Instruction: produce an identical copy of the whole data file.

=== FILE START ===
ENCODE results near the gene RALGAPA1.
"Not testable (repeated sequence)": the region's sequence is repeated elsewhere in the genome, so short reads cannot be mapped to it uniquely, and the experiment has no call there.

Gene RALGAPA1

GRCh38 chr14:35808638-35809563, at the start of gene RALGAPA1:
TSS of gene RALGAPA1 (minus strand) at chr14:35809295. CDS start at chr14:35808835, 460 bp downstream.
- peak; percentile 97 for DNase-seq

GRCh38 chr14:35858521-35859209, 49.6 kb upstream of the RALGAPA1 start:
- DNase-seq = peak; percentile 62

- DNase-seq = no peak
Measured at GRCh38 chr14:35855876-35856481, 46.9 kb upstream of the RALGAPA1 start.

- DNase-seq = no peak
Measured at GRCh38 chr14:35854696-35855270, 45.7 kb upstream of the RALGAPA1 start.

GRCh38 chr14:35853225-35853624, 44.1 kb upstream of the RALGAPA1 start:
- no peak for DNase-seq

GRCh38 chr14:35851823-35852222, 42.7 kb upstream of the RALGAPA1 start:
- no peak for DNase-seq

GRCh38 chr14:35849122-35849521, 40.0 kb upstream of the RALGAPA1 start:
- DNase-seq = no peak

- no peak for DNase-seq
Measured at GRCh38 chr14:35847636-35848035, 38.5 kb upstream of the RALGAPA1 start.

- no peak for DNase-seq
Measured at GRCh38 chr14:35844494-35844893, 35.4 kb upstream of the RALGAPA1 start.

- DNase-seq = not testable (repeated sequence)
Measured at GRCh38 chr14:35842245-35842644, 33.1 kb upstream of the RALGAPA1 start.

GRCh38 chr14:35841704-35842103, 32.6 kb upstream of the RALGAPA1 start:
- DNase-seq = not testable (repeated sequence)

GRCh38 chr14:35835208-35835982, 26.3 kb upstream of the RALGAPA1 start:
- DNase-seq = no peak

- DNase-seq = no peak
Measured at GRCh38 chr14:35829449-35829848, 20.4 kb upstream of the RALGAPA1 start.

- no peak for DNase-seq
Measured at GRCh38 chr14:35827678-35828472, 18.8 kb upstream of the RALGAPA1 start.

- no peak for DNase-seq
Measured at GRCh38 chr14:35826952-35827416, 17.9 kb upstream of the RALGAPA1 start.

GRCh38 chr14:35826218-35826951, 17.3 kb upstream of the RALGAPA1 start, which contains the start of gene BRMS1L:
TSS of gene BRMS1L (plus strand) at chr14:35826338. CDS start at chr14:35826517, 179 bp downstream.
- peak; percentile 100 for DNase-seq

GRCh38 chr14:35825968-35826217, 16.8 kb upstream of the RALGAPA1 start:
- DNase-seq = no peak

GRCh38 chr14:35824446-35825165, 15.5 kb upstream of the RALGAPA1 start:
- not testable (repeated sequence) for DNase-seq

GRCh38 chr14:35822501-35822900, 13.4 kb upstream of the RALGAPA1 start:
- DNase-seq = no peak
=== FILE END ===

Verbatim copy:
ENCODE results near the gene RALGAPA1.
"Not testable (repeated sequence)": the region's sequence is repeated elsewhere in the genome, so short reads cannot be mapped to it uniquely, and the experiment has no call there.

Gene RALGAPA1

GRCh38 chr14:35808638-35809563, at the start of gene RALGAPA1:
TSS of gene RALGAPA1 (minus strand) at chr14:35809295. CDS start at chr14:35808835, 460 bp downstream.
- peak; percentile 97 for DNase-seq

GRCh38 chr14:35858521-35859209, 49.6 kb upstream of the RALGAPA1 start:
- DNase-seq = peak; percentile 62

- DNase-seq = no peak
Measured at GRCh38 chr14:35855876-35856481, 46.9 kb upstream of the RALGAPA1 start.

- DNase-seq = no peak
Measured at GRCh38 chr14:35854696-35855270, 45.7 kb upstream of the RALGAPA1 start.

GRCh38 chr14:35853225-35853624, 44.1 kb upstream of the RALGAPA1 start:
- no peak for DNase-seq

GRCh38 chr14:35851823-35852222, 42.7 kb upstream of the RALGAPA1 start:
- no peak for DNase-seq

GRCh38 chr14:35849122-35849521, 40.0 kb upstream of the RALGAPA1 start:
- DNase-seq = no peak

- no peak for DNase-seq
Measured at GRCh38 chr14:35847636-35848035, 38.5 kb upstream of the RALGAPA1 start.

- no peak for DNase-seq
Measured at GRCh38 chr14:35844494-35844893, 35.4 kb upstream of the RALGAPA1 start.

- DNase-seq = not testable (repeated sequence)
Measured at GRCh38 chr14:35842245-35842644, 33.1 kb upstream of the RALGAPA1 start.

GRCh38 chr14:35841704-35842103, 32.6 kb upstream of the RALGAPA1 start:
- DNase-seq = not testable (repeated sequence)

GRCh38 chr14:35835208-35835982, 26.3 kb upstream of the RALGAPA1 start:
- DNase-seq = no peak

- DNase-seq = no peak
Measured at GRCh38 chr14:35829449-35829848, 20.4 kb upstream of the RALGAPA1 start.

- no peak for DNase-seq
Measured at GRCh38 chr14:35827678-35828472, 18.8 kb upstream of the RALGAPA1 start.

- no peak for DNase-seq
Measured at GRCh38 chr14:35826952-35827416, 17.9 kb upstream of the RALGAPA1 start.

GRCh38 chr14:35826218-35826951, 17.3 kb upstream of the RALGAPA1 start, which contains the start of gene BRMS1L:
TSS of gene BRMS1L (plus strand) at chr14:35826338. CDS start at chr14:35826517, 179 bp downstream.
- peak; percentile 100 for DNase-seq

GRCh38 chr14:35825968-35826217, 16.8 kb upstream of the RALGAPA1 start:
- DNase-seq = no peak

GRCh38 chr14:35824446-35825165, 15.5 kb upstream of the RALGAPA1 start:
- not testable (repeated sequence) for DNase-seq

GRCh38 chr14:35822501-35822900, 13.4 kb upstream of the RALGAPA1 start:
- DNase-seq = no peak